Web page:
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Could Antimicrobial Peptides Be Biomarkers for Obstructive Uropathy?

August 23, 2018

New research reveals the expression of antimicrobial peptides — long associated only with infections — in children with obstructive uropathy, creating the potential for a wide range of clinical applications.

Previously only studied in the context of urinary tract and other infections, antimicrobial peptides (AMPs) — naturally occurring antibiotic molecules that our bodies may use to protect against infection — may also play a role in obstructive uropathy, according to a recent study conducted by urology and nephrology clinician-scientists at Nationwide Children’s Hospital.

Upon investigating the urine of children undergoing surgery for ureteropelvic junction obstruction (UPJO), the team identified a significant increase in the expression of AMPs compared to age- and sex-matched healthy controls. The findings were published in the Journal of Pediatric Urology.

“There was some precedent for believing AMPs may play a role in non-infectious etiologies, such as interstitial cystitis. As a result, we thought it would be worthwhile to explore urinary AMP expression in urinary obstruction,” says Christina Ching, MD, a member of the Section of Urology at Nationwide Children’s and senior author of the recent study. “Currently, our methods for diagnosing urinary tract obstruction rely on imaging techniques that are at times nonspecific and can subject the patient to radiation. Other potential less invasive means of diagnosing urinary tract obstruction in the form of biomarkers are needed.”

“We were encouraged when we found that the urothelium does produce detectable urine markers of non-infectious stress that are significantly associated with urinary obstruction,” she adds.

Dr. Ching and her colleagues collaborated to collect urine from 30 children without a current urinary tract infection at the time of UPJO surgery. They also collected urine samples from 15 age- and sex-matched healthy controls (matched 1:2). Laboratory analysis revealed significantly higher levels of nearly all studied AMPs (BD-1, NGAL, LL-37, and HIP/PAP; only HD-5 did not substantially differ) in children with UPJO. The team then identified optimal threshold values for the associated AMPs, each of which had significant odds ratios for predicting urinary obstruction.

“This shows that AMP expression is induced in non-infectious urinary tract pathology and potentially could be used as a biomarker of urinary tract obstruction; it sets the stage for a lot of future research directions,” Dr. Ching explains. “Right now, urologists and nephrologists follow everybody with hydronephrosis, which takes a lot of time, adds a lot of stress for parents and uses a lot of resources. If we could identify a difference in AMP levels between those children who get better on their own and those that don’t, AMP testing could offer a great way to tailor long-term follow-up and even surgery planning.”

A significant and sensitive relationship between AMP expression and obstructive uropathy could result in numerous potential clinical applications for AMP tests, including prediction of the clinical course of congenital hydronephrosis, confirmation of obstructive kidney injury requiring surgery, prediction of risk for UPJO-related infections, indication of the degree of recovery after surgery and much more. But researchers must first improve their understanding of the AMPs’ specific roles in the urinary tract. To do this, researchers must combine bench research with the study of general trends of AMP expression throughout the course of injury.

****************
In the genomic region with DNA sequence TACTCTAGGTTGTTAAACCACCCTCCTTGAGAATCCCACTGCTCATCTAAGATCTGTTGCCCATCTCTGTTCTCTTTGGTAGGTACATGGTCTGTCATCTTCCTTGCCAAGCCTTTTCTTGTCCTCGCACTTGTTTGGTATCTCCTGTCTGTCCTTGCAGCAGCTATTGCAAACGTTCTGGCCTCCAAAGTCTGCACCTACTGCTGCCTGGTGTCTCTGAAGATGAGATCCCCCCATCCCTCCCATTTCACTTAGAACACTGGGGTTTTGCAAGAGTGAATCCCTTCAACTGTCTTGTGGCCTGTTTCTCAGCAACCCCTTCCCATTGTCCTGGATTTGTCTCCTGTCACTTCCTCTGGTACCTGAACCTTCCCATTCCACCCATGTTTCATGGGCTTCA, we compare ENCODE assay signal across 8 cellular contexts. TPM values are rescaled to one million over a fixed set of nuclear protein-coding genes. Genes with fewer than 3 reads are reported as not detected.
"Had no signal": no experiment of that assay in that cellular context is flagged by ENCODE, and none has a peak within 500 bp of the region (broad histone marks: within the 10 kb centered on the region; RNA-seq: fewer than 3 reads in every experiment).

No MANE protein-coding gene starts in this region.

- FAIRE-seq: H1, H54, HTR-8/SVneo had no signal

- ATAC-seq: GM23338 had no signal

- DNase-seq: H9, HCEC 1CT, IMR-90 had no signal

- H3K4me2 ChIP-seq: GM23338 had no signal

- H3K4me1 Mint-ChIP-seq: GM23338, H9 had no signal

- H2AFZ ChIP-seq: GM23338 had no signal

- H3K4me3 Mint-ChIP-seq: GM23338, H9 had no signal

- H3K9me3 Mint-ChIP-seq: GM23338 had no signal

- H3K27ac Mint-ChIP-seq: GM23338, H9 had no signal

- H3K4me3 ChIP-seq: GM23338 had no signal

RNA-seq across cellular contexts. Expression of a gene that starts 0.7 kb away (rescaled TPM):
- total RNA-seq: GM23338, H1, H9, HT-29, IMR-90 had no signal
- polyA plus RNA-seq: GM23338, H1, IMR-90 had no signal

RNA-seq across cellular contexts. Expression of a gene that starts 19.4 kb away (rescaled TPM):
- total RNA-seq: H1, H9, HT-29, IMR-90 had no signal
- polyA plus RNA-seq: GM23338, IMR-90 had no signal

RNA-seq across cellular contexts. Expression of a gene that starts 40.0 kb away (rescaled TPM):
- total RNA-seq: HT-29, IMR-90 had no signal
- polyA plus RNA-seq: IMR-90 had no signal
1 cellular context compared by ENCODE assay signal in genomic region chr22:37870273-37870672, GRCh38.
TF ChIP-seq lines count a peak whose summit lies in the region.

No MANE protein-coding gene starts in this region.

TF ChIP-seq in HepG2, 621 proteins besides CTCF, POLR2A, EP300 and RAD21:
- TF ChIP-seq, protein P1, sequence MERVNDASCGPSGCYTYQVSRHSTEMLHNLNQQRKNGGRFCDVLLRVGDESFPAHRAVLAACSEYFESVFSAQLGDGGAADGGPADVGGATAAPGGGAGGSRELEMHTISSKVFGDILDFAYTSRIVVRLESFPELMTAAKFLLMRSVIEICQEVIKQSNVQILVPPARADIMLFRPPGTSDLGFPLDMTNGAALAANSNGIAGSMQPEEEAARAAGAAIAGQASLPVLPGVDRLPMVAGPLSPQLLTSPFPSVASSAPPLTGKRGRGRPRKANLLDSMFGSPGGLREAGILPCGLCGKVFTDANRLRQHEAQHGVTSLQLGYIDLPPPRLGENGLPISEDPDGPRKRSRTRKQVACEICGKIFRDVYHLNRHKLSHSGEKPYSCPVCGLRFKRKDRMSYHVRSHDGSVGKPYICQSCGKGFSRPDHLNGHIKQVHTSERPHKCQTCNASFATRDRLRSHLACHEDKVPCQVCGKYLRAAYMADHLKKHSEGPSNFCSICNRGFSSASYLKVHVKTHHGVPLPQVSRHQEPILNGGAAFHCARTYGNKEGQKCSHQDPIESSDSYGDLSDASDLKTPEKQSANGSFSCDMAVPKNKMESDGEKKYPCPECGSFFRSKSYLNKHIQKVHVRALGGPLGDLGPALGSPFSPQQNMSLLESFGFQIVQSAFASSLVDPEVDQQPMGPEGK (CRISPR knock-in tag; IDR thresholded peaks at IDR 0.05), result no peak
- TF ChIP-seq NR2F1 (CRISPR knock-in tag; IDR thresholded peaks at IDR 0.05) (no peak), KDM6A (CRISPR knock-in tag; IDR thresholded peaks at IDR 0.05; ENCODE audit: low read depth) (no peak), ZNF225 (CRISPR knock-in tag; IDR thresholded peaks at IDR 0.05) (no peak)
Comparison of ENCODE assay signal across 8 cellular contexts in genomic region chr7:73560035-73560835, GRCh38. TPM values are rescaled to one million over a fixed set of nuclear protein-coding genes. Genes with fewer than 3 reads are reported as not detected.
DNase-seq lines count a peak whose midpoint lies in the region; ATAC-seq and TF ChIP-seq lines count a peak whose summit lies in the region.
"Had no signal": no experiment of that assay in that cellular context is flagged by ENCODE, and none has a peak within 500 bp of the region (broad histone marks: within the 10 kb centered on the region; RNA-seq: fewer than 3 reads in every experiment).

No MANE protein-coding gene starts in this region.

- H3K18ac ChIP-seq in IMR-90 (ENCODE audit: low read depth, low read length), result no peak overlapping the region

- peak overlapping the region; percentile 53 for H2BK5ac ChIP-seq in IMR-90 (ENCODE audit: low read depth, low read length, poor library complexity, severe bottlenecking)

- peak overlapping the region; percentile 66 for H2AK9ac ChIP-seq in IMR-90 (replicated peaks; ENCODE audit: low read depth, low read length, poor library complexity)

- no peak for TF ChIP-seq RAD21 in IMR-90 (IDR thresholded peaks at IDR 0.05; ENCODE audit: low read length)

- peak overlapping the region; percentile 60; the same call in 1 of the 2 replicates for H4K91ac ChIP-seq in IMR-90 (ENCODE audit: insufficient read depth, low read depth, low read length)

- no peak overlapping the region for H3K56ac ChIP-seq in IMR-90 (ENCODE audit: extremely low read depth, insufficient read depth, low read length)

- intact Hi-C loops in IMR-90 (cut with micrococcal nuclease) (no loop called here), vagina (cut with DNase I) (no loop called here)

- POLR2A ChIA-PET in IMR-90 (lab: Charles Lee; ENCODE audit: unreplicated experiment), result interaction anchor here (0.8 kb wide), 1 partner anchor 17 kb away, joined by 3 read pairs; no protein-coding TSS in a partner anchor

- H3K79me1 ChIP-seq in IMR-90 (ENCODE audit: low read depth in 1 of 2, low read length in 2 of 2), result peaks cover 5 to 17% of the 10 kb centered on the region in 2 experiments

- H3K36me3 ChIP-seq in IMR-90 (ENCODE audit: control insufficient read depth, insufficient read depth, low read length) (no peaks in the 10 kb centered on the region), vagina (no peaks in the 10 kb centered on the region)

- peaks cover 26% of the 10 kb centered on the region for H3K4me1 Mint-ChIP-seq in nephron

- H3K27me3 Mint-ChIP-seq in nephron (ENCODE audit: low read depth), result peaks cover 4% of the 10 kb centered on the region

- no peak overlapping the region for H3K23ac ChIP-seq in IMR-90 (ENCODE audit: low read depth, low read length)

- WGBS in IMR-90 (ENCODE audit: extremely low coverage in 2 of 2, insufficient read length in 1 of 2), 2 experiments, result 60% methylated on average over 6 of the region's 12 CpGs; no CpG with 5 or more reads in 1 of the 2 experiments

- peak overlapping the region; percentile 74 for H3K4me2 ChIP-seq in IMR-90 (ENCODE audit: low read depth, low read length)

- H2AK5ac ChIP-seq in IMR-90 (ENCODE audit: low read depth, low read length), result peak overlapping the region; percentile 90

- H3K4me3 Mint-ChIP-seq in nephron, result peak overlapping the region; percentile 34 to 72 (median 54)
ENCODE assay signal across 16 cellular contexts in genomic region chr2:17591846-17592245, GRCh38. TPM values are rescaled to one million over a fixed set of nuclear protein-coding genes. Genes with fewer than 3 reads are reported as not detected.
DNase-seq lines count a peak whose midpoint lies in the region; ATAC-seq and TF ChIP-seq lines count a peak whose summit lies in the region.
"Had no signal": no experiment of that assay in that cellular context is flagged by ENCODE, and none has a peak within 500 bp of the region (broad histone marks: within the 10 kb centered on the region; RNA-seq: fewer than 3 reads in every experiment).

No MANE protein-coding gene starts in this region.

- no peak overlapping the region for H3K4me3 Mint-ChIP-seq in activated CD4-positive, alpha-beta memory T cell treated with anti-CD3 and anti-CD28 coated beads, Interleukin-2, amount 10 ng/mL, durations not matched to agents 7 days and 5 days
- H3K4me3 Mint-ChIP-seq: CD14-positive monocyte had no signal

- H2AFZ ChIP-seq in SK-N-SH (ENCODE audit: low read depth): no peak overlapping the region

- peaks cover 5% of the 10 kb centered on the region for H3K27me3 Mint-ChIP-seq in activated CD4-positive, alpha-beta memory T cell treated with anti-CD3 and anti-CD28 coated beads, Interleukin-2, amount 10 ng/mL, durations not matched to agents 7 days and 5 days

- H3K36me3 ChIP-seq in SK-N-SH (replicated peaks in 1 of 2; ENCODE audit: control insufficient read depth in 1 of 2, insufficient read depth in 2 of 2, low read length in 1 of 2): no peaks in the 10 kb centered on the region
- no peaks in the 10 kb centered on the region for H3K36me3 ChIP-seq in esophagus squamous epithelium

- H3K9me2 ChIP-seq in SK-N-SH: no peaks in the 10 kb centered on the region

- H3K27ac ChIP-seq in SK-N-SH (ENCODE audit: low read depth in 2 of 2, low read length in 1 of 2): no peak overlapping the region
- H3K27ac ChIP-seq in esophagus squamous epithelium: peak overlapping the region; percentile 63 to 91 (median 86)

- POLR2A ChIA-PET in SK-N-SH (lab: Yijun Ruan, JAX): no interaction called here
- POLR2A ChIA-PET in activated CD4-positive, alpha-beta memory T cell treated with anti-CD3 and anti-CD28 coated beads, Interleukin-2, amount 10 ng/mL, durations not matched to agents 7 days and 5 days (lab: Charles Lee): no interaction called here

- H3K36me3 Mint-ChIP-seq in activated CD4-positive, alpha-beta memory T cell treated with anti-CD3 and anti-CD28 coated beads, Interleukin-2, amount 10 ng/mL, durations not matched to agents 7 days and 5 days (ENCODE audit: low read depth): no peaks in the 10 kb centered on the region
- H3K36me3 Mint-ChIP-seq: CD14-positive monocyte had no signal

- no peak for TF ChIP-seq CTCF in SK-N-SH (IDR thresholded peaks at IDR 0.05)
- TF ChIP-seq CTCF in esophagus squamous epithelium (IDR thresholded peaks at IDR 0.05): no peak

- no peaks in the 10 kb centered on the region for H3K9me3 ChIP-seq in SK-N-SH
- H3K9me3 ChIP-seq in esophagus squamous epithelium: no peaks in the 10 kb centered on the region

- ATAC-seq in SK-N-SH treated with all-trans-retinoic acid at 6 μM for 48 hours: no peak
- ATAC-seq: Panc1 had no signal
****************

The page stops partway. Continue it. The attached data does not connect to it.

“The next step is to look longitudinally rather than taking a cross-sectional approach. That will help us understand how AMP levels vary over time and among patients with different ages, sex, ethnicity, disease severity, surgical and disease outcomes and other clinical differences,” says Brian Becknell, MD, PhD, a member of Nationwide Children’s Section of Nephrology, principal investigator in the hospital’s Center for Clinical and Translational Research, and coauthor on the recent study. “That information will help tell us whether the AMP levels have predictive value and how specific they can be for a variety of pathologies.”

The joint urology and nephrology research team at Nationwide Children’s has several AMP-related investigations already planned or underway, including basic research to understand the role of AMPs in infectious and non-infectious injury to the urothelium and their potential clinical utility. Dr. Ching is currently following the study’s UPJO surgery patients prospectively with repeat urine AMP checks to better understand the natural course of AMP production after a corrected obstruction.

“If we were to superimpose urine candidate biomarkers in the setting of managing congenital anomalies and identify reliable cutoffs for what’s ‘normal’ versus what’s associated with specific types of structural abnormalities in the urinary tract, that would be a very helpful addition to our diagnostic toolkit,” says Dr. Becknell. “In the future, if we’re monitoring levels of peptides, they may reflect a broad spectrum of disease, not just urinary tract infections. Once we better understand AMPs diagnostically and prognostically for obstruction cases, we can start to branch out to other patient populations.”

Reference:

Gupta S, Jackson AR, DaJusta DG, McLeod DJ, Alpert SA, Jayanthi VR, McHugh K, Schwaderer AR, Becknell B, Ching CB. Urinary antimicrobial peptides: Potential novel biomarkers of obstructive uropathyJournal of Pediatric Urololgy. 2018 Mar 29. [E-pub ahead of print]